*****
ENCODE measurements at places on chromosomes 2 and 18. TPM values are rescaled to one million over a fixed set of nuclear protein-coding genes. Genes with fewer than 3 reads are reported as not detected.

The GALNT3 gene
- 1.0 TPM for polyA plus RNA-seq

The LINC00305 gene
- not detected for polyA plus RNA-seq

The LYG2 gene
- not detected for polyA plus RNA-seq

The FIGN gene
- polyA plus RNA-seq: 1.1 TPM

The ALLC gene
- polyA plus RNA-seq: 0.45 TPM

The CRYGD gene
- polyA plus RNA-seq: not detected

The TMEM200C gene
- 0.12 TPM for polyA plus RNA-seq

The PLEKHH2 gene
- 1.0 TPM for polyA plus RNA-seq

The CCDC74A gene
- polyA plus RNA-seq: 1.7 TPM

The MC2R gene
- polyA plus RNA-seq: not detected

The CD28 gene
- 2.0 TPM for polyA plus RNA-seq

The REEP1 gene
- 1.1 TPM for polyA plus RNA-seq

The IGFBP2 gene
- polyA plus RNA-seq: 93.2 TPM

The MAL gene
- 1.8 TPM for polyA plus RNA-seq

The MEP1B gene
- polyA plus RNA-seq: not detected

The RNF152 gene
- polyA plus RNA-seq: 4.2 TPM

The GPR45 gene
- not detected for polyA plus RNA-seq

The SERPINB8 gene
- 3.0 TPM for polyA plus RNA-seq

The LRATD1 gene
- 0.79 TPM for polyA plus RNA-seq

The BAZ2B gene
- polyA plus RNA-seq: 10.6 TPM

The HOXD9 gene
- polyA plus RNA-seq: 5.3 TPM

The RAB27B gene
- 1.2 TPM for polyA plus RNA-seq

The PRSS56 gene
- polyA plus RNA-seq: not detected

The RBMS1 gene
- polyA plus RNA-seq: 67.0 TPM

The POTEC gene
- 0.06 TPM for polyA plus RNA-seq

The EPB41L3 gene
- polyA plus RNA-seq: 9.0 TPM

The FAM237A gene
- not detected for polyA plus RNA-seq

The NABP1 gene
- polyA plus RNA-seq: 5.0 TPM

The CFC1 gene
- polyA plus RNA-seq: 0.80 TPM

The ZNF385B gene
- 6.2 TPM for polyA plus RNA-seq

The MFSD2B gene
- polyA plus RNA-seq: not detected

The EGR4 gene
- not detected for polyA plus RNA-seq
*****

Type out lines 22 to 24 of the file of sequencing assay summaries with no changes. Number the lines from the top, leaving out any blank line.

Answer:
The CD28 gene
- 2.0 TPM for polyA plus RNA-seq

The REEP1 gene